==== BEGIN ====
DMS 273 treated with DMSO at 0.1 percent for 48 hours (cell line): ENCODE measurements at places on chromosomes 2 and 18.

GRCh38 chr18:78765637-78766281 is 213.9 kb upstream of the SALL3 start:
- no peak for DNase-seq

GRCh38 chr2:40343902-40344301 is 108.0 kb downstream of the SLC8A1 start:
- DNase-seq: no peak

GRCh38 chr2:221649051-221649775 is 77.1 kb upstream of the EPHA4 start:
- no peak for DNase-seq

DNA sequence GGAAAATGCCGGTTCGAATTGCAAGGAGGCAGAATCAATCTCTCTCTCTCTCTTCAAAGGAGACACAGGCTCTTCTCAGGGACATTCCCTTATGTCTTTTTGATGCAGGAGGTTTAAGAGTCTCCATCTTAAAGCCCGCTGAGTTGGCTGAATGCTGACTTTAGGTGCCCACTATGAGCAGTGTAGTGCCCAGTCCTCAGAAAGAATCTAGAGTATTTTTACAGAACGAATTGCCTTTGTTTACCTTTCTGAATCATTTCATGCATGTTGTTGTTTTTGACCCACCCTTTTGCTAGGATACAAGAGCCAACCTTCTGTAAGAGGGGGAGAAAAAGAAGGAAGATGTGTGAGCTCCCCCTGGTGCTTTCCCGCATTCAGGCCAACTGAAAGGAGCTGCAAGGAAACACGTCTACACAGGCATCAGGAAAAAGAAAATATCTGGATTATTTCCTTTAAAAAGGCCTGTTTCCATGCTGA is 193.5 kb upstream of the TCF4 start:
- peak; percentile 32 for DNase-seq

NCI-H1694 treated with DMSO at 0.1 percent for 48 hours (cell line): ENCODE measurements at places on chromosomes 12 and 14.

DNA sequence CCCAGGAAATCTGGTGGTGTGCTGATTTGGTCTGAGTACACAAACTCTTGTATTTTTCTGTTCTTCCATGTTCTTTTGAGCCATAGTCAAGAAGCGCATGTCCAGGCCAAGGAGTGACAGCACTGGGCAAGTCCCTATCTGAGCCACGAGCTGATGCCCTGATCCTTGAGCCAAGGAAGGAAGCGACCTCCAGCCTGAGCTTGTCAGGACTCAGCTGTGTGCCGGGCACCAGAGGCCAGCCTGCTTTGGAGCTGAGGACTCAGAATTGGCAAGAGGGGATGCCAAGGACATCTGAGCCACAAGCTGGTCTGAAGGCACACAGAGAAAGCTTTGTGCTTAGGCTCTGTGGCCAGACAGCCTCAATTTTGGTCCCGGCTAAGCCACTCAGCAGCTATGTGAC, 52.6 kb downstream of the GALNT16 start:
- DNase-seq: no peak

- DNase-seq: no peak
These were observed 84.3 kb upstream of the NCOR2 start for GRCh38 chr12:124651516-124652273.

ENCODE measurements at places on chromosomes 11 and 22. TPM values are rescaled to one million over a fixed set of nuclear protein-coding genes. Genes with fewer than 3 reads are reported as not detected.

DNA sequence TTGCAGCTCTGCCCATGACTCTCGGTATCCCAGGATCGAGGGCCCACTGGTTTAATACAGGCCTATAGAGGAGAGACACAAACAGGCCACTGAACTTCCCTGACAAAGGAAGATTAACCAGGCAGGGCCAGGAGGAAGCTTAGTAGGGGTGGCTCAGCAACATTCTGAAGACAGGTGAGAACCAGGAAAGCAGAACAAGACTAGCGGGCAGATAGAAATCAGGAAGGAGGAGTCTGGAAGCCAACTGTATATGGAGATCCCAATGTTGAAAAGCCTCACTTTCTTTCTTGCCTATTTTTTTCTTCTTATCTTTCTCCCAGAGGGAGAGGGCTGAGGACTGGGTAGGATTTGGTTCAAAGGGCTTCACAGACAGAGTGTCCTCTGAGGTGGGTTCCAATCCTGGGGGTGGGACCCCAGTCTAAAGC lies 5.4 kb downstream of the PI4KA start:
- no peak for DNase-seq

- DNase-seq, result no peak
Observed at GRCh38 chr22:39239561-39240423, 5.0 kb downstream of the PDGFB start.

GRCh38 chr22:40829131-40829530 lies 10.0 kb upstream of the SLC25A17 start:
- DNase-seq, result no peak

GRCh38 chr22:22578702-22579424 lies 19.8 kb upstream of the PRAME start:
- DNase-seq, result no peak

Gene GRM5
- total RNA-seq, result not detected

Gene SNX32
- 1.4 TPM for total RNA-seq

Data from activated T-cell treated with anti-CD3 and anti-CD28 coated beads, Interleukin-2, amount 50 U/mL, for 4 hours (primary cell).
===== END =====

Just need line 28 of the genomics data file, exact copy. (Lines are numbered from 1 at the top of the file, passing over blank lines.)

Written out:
Data from activated T-cell treated with anti-CD3 and anti-CD28 coated beads, Interleukin-2, amount 50 U/mL, for 4 hours (primary cell).